The racking mechanism, itself, is simply a solid steel rotating assembly which rotates up to engage a stop welded to the bottom side of the machine's weight arm assembly; causing it to lock its position. The weight arm assembly, of course, is 'linked' to the effort arm assembly by the connecting link; so when the weight arm is locked, so is the effort arm. I indexed the rotating assemblies to lock in a position that allows the operator to comfortably nestle their arm into the 'cup' on the effort arm in order to perform the exercise movement. With a little force downward on the cup, the racking mechanism automatically releases and a full range set can be performed. When finished the operator simply actuates the lever attached to the racking arm and rotates it up to engage the weight arm assembly, thus locking the machine's moving parts back in the original 'racked' position.


    Well, its time to get the machine 'powder coated' and generally made presentable for public use (a concept that I never really learned with Lamb Bodybuilding Machines).


    To be continued...
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  7. #127
    Registered User HenryMaag's Avatar
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    Prototype Lat Isolation Machine - delivered for evaluation

    Well, the prototype lat isolation machine is finished, and I have brought it to Fit Nation Gym in Norwalk, CA.


    They will be using it and evaluating it over the next few weeks (or, perhaps, months). I have explained the adjustments to them and how to use the machine (it should be straightforward - like any simple machine).


    I already know that the racking-mechanism must be improved upon (it simply isn't easily accessible from the operating position). Any comments regarding the racking-mechanism will simply reinforce my own observations.



    I have made my own observations already, and am looking forward to their feedback. This is an excellent place to obtain useful feedback, because it constitutes a broad spectrum of actual 'end users' (from 5' tall 100lb females to 6'5" 250lb male bodybuilders). A gym is the perfect place to test a special machine (such as this), because it is full of members who will give it a try, especially on account of the fact that it can truly isolate the second largest muscle grouping in the human body.


    Upon receiving feedback (especially from people who know how to train), adjustments to the design will be made based on the consensus of opinion. Obviously, I am not going to move the design in one direction (make a particular design change) for the sake of one person when 10 people are telling me that it needs to move the other direction.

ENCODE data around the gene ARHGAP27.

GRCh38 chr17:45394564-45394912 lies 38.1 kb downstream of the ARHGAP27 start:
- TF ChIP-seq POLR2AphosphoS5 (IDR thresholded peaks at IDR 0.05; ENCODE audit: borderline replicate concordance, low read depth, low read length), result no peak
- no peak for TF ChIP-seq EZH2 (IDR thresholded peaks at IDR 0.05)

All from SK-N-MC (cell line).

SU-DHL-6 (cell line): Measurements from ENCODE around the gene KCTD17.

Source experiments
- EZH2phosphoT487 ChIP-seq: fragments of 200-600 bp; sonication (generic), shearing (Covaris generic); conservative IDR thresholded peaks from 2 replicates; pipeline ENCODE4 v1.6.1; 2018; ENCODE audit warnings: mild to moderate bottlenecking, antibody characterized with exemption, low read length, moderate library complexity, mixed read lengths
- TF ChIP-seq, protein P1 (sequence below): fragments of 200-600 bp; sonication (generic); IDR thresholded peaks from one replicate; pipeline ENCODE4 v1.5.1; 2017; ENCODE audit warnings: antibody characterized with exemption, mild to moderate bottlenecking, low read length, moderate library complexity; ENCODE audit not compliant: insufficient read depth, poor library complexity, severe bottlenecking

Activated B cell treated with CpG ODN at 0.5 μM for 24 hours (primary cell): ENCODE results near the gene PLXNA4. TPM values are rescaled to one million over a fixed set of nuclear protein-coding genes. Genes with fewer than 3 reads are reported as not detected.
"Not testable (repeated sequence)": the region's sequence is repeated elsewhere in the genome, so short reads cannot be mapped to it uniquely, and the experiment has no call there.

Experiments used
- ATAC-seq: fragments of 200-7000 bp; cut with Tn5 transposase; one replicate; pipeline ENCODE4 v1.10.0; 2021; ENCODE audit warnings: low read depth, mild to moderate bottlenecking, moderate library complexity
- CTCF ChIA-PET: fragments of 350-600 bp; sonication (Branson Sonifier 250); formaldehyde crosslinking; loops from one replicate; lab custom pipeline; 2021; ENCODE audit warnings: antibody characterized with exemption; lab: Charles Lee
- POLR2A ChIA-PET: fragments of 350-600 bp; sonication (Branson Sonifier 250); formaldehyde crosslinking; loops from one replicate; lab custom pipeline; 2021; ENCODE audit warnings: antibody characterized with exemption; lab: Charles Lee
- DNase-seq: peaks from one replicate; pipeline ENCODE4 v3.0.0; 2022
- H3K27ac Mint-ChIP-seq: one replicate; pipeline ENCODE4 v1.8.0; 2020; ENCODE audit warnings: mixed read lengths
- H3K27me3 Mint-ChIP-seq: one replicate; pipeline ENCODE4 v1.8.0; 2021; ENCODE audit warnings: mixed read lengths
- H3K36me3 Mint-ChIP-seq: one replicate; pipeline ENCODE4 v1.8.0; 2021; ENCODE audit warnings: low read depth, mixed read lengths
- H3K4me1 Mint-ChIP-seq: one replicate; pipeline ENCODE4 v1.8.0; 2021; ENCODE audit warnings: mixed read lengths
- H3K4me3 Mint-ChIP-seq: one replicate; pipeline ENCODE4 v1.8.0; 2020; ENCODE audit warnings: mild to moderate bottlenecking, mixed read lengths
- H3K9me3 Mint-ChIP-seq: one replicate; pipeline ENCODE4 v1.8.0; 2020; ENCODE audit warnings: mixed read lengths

Here are some pictures of the delivered prototype machine.



    To be continued.....
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  8. #128
    Registered User Greybird2's Avatar
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    Is this the machine you are trying to duplicate the movement of?
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  9. #129
    Registered User HenryMaag's Avatar
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    Yes, that is the machine, or certainly a configuration of it. You can see, by looking at the picture, that it is designed to apply a 'humeral adduction movement' in the frontal plane, just like my design.

    Aside from the faults that I listed earlier regarding Arthur's machine, I do believe that the humeral adduction movement in the frontal plane is a more efficient way to isolate and load the lattisimus dorsi muscles than a pullover movement.


    I assume that I will be receiving either confirmation of (or perhaps denial of) this statement from end users actually experiencing this machine in the coming weeks at Fit Nation Gym.
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  10. #130
    Registered User EricAtl's Avatar
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    Originally Posted by HenryMaag View Post
    Well, the prototype lat isolation machine is finished, and I have brought it to Fit Nation Gym in Norwalk, CA.


    They will be using it and evaluating it over the next few weeks (or, perhaps, months). I have explained the adjustments to them and how to use the machine (it should be straightforward - like any simple machine).


    I already know that the racking-mechanism must be improved upon (it simply isn't easily accessible from the operating position). Any comments regarding the racking-mechanism will simply reinforce my own observations.



    I have made my own observations already, and am looking forward to their feedback. This is an excellent place to obtain useful feedback, because it constitutes a broad spectrum of actual 'end users' (from 5' tall 100lb females to 6'5" 250lb male bodybuilders). A gym is the perfect place to test a special machine (such as this), because it is full of members who will give it a try, especially on account of the fact that it can truly isolate the second largest muscle grouping in the human body.


    Upon receiving feedback (especially from people who know how to train), adjustments to the design will be made based on the consensus of opinion. Obviously, I am not going to move the design in one direction (make a particular design change) for the sake of one person when 10 people are telling me that it needs to move the other direction.


    Here are some pictures of the delivered prototype machine.